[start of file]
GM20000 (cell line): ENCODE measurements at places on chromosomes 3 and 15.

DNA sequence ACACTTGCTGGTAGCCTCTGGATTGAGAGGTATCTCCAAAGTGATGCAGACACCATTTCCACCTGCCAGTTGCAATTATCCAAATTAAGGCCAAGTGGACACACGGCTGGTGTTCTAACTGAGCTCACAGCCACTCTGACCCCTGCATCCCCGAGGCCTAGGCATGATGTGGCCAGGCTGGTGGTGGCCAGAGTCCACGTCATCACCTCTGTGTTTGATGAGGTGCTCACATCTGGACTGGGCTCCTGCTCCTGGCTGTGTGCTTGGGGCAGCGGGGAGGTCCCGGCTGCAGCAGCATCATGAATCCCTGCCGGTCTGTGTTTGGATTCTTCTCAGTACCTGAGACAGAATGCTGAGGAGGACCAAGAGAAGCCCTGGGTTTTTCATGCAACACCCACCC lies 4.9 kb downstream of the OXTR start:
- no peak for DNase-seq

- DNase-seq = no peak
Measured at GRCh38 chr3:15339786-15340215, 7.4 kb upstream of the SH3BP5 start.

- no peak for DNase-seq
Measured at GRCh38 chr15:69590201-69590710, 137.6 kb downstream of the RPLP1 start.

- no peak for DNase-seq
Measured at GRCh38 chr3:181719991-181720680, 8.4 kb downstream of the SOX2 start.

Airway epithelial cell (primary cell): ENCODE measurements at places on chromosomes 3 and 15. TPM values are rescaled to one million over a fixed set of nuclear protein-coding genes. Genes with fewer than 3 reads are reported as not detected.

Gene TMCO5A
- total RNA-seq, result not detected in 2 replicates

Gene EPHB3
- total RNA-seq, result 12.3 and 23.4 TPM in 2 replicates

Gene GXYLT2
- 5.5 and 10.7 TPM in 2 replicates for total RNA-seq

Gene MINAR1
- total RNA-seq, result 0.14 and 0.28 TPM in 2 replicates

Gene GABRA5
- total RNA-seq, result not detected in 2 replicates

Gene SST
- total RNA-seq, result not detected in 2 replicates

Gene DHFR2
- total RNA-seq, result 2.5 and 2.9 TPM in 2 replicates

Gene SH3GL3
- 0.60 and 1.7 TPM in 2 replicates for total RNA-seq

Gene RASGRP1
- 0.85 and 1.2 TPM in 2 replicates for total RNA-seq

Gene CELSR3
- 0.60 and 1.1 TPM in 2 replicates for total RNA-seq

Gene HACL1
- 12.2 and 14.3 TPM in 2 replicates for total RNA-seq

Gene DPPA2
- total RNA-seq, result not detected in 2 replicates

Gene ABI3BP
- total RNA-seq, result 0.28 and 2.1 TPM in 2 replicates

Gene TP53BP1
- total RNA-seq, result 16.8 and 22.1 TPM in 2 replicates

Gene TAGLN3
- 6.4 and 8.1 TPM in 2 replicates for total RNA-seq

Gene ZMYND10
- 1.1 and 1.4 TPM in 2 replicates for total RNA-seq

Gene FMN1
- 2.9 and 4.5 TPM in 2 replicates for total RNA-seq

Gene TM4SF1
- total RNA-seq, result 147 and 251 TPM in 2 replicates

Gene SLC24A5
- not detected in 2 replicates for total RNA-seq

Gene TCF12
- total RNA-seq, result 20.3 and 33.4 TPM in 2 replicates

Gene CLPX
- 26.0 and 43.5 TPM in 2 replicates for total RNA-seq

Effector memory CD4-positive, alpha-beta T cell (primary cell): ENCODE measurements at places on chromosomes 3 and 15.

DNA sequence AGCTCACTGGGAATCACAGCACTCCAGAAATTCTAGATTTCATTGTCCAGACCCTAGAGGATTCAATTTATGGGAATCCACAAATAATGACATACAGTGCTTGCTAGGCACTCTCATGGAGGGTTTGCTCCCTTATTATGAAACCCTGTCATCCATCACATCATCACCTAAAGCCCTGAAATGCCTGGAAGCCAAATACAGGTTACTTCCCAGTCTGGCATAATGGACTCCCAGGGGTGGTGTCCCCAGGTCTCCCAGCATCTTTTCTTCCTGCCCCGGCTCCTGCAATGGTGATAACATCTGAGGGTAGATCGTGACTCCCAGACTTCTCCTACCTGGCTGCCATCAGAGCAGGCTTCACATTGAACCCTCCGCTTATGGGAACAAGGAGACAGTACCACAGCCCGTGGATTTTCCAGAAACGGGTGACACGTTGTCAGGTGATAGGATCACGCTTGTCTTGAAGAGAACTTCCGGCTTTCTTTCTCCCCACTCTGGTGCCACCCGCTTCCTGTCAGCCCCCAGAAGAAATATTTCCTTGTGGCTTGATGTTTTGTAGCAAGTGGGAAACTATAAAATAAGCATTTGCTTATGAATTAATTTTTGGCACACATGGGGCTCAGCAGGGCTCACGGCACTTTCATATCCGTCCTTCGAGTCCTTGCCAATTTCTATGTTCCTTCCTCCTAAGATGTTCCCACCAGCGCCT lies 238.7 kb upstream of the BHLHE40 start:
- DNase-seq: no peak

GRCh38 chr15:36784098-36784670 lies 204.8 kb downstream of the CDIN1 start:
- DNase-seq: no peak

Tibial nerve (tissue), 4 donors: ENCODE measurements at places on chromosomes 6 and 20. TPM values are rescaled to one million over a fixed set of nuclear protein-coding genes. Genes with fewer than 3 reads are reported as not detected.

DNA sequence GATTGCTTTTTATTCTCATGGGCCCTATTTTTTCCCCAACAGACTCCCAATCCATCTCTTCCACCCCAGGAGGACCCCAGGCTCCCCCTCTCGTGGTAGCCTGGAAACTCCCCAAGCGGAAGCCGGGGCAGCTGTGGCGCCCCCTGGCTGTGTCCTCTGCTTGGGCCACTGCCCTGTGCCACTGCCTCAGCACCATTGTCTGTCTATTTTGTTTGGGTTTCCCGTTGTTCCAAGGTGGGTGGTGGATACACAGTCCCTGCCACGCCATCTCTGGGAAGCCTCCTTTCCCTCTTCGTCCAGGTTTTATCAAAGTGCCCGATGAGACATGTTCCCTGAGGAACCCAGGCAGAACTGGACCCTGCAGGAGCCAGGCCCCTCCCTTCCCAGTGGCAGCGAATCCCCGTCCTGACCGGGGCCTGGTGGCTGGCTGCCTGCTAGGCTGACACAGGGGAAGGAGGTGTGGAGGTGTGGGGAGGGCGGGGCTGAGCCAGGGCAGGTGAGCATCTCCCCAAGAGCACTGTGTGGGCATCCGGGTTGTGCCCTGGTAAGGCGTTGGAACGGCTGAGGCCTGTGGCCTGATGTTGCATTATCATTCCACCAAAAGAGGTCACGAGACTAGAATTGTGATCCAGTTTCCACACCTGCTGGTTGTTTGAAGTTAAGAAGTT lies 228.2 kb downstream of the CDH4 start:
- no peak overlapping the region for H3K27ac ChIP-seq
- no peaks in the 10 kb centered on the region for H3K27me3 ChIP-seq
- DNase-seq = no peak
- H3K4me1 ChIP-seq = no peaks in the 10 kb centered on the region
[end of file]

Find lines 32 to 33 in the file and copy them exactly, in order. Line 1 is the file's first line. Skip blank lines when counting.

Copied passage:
- 12.2 and 14.3 TPM in 2 replicates for total RNA-seq

Gene DPPA2